41. Sample Applications of LSA • Improving Information Retrieval • Use LSA to match users’ queries with documents that have the desired conceptual meaning • Not used in practice – doesn’t help much when you have large corpora to match against, but maybe helpful for a few difficult queries and for term expansion Slide by Kostas Kleisouris

  42. LSA intuitions • Implements the idea that the meaning of a passage is the sum of the meanings of its words: meaning of word1 + meaning of word2 + … + meaning of wordn = meaning of passage • This “bag of words” function shows that a passage is considered to be an unordered set of word tokens and the meanings are additive. • By creating an equation of this kind for every passage of language that a learner observes, we get a large system of linear equations. Slide by Kostas Kleisouris

  43. LSA Intuitions • However • Too few equations to specify the values of the variables • Different values for the same variable (natural since meanings are vague or multiple) • Instead of finding absolute values for the meanings, they are represented in a richer form (vectors) • Use of SVD (reduces the linear system into multidimensional vectors) Slide by Kostas Kleisouris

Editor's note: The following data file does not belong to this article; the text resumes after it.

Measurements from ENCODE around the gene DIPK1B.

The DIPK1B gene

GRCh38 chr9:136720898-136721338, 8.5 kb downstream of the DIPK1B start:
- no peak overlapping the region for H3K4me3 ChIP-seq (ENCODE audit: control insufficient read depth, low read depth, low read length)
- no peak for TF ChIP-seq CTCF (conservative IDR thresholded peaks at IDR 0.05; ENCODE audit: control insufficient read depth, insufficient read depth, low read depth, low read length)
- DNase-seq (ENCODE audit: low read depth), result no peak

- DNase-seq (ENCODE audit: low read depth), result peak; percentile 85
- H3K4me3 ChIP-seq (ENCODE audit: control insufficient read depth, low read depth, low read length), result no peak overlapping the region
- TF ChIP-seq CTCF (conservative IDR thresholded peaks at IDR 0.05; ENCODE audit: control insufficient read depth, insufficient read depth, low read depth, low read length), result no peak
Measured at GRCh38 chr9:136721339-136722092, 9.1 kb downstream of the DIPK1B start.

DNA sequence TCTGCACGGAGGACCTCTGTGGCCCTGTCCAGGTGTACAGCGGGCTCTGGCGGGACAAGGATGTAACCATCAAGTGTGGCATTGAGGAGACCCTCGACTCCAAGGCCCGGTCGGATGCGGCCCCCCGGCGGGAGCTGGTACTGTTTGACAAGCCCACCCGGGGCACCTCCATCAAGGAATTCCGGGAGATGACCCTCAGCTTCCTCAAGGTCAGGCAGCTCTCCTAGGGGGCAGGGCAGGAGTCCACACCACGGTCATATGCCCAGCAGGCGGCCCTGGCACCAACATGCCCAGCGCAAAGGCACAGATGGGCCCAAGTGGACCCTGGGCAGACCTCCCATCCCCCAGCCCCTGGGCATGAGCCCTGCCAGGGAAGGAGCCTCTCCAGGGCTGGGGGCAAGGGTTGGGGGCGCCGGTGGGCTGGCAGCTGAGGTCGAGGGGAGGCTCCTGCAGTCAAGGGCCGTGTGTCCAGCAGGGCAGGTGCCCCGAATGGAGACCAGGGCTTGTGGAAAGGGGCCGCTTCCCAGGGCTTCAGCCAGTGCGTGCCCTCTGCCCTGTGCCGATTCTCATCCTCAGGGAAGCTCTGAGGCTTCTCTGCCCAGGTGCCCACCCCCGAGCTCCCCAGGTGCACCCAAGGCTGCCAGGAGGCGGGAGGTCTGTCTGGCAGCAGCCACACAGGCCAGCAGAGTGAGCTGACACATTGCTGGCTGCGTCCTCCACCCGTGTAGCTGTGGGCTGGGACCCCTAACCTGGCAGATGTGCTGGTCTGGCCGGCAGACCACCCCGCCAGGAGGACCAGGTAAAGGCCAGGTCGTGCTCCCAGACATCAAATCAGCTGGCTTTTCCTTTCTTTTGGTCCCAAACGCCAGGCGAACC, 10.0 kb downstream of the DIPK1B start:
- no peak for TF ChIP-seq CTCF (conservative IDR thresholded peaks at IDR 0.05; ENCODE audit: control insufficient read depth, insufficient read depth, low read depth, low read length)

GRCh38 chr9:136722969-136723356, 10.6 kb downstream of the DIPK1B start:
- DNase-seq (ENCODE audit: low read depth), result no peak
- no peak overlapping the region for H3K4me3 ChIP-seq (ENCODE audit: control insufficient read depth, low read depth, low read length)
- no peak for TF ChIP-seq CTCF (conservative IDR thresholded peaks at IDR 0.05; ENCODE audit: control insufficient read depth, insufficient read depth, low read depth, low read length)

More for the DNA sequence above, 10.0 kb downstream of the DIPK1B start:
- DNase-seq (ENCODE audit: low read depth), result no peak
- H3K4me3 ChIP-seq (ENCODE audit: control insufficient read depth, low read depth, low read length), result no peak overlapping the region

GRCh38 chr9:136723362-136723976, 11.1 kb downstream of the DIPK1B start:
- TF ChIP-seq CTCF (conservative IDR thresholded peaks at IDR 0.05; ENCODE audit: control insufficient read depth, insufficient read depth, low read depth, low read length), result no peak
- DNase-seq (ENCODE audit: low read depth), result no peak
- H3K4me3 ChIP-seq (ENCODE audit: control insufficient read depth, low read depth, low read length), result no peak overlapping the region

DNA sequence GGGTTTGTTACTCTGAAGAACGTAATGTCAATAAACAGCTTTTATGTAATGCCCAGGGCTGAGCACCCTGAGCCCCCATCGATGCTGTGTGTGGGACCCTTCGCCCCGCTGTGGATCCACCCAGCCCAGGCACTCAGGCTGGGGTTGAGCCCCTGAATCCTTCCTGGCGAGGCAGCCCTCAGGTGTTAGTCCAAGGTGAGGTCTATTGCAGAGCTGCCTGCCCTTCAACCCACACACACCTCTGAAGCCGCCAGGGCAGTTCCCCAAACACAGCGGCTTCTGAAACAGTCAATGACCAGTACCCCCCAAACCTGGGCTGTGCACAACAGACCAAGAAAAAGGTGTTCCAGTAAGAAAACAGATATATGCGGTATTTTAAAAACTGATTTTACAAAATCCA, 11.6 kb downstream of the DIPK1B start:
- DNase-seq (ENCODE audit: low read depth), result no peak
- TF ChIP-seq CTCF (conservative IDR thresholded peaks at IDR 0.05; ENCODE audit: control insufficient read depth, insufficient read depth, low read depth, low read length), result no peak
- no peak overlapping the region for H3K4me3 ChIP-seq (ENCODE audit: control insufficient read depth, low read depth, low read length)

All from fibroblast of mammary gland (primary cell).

44. abandoned aardvark abacus zymurgy abduct abbot zygote above Latent Semantic Analysis • A trick from Information Retrieval • Each document in corpus is a length-k vector • Or each paragraph, or whatever (0, 3,3,1, 0,7,. . .1, 0) a single document Slide by Jason Eisner

  45. True plot in k dimensions Latent Semantic Analysis • A trick from Information Retrieval • Each document in corpus is a length-k vector • Plot all documents in corpus Reduced-dimensionality plot Slide by Jason Eisner

  46. True plot in k dimensions Latent Semantic Analysis • Reduced plot is a perspective drawing of true plot • It projects true plot onto a few axes •  a best choice of axes – shows most variation in the data. • Found by linear algebra: “Singular Value Decomposition” (SVD) Reduced-dimensionality plot Slide by Jason Eisner

  47. True plot in k dimensions theme B theme A word 2 theme B word 3 theme A word 1 Latent Semantic Analysis • SVD plot allows best possible reconstruction of true plot(i.e., can recover 3-D coordinates with minimal distortion) • Ignores variation in the axes that it didn’t pick out • Hope that variation’s just noise and we want to ignore it Reduced-dimensionality plot Slide by Jason Eisner